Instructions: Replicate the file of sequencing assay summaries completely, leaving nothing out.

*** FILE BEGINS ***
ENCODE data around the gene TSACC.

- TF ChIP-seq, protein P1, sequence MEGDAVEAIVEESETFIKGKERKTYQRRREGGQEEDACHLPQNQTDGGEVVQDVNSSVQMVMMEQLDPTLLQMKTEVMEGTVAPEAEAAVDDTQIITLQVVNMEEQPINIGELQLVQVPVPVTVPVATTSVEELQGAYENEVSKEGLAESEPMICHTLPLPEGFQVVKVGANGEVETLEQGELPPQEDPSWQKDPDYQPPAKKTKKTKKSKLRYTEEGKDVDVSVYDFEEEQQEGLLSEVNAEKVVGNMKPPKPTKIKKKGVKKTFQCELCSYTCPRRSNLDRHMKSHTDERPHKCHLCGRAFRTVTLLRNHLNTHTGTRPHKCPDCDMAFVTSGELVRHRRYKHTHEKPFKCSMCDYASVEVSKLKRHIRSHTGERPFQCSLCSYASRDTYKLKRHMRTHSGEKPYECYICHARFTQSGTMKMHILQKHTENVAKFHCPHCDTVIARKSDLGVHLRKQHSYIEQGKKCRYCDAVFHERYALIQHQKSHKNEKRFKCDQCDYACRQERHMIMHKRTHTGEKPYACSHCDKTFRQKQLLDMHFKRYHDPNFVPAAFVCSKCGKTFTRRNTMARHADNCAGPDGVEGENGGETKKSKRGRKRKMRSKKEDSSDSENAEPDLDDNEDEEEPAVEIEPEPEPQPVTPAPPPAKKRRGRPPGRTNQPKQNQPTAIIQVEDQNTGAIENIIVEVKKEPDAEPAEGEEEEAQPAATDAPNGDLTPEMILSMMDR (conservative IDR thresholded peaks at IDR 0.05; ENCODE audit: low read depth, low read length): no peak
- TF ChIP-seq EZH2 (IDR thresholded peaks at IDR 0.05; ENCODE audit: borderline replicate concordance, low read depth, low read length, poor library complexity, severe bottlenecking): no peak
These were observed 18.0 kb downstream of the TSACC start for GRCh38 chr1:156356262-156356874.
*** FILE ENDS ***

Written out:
ENCODE data around the gene TSACC.

- TF ChIP-seq, protein P1, sequence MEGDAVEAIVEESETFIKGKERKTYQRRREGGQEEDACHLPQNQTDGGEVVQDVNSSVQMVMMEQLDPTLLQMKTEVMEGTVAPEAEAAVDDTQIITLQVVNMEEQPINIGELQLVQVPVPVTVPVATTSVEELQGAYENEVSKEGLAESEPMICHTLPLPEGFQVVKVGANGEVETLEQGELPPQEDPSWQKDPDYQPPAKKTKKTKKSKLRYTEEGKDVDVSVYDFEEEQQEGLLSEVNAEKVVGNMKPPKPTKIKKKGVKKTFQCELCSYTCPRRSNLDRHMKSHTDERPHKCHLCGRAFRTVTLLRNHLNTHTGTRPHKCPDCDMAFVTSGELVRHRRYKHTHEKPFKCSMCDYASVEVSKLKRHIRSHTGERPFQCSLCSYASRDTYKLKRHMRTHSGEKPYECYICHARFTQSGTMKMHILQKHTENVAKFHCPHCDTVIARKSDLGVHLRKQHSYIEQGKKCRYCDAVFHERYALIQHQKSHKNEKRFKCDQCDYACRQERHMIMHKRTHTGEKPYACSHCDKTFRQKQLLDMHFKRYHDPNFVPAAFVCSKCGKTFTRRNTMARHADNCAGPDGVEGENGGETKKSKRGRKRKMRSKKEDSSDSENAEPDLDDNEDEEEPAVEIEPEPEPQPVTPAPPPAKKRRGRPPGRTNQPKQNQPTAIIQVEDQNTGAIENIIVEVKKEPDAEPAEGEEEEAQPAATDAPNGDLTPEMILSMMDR (conservative IDR thresholded peaks at IDR 0.05; ENCODE audit: low read depth, low read length): no peak
- TF ChIP-seq EZH2 (IDR thresholded peaks at IDR 0.05; ENCODE audit: borderline replicate concordance, low read depth, low read length, poor library complexity, severe bottlenecking): no peak
These were observed 18.0 kb downstream of the TSACC start for GRCh38 chr1:156356262-156356874.